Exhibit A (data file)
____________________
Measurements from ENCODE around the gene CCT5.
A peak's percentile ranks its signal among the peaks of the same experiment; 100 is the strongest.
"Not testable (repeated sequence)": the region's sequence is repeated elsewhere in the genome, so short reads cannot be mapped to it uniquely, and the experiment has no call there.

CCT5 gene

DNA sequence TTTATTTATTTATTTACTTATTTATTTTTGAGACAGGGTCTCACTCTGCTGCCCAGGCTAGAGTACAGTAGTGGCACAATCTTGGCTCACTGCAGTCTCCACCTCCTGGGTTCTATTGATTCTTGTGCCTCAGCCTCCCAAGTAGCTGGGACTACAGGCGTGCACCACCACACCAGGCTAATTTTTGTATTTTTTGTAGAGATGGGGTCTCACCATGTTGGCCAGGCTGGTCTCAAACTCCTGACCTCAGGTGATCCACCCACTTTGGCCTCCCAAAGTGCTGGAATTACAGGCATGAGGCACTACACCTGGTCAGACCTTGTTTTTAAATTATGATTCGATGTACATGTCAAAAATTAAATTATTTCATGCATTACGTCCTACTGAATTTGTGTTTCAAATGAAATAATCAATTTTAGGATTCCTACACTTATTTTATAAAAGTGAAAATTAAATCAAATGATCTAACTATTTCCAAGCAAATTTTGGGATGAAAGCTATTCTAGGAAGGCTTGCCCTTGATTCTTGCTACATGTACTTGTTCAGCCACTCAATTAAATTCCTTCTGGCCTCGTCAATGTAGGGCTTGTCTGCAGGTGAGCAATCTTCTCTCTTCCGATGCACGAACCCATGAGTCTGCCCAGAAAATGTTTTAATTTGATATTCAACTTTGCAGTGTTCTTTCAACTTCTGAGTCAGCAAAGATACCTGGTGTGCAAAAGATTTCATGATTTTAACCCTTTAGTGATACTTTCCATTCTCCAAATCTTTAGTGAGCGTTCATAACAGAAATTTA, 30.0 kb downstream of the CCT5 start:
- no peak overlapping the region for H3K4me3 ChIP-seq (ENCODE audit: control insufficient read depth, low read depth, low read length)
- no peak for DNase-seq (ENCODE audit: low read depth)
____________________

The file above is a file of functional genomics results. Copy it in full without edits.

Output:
Measurements from ENCODE around the gene CCT5.
A peak's percentile ranks its signal among the peaks of the same experiment; 100 is the strongest.
"Not testable (repeated sequence)": the region's sequence is repeated elsewhere in the genome, so short reads cannot be mapped to it uniquely, and the experiment has no call there.

CCT5 gene

DNA sequence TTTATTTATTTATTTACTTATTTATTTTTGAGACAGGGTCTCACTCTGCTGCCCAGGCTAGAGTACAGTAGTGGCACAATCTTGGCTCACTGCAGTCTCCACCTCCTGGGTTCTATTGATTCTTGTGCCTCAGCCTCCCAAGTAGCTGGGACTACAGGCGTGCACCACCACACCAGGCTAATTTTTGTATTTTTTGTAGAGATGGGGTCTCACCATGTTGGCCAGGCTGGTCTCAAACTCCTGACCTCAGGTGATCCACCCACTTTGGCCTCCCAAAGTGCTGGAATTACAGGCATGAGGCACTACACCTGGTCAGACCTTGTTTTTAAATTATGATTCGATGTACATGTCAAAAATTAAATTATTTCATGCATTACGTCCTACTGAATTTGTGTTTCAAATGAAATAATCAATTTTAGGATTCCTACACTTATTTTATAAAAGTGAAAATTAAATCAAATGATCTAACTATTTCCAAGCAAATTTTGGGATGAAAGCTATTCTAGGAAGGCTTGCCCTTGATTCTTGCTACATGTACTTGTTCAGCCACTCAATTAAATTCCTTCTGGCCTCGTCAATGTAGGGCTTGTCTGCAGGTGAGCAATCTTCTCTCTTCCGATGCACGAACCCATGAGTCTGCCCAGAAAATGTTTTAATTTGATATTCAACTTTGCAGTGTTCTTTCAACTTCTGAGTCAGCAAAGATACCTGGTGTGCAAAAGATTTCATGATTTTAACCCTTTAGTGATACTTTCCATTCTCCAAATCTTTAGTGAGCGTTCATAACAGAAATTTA, 30.0 kb downstream of the CCT5 start:
- no peak overlapping the region for H3K4me3 ChIP-seq (ENCODE audit: control insufficient read depth, low read depth, low read length)
- no peak for DNase-seq (ENCODE audit: low read depth)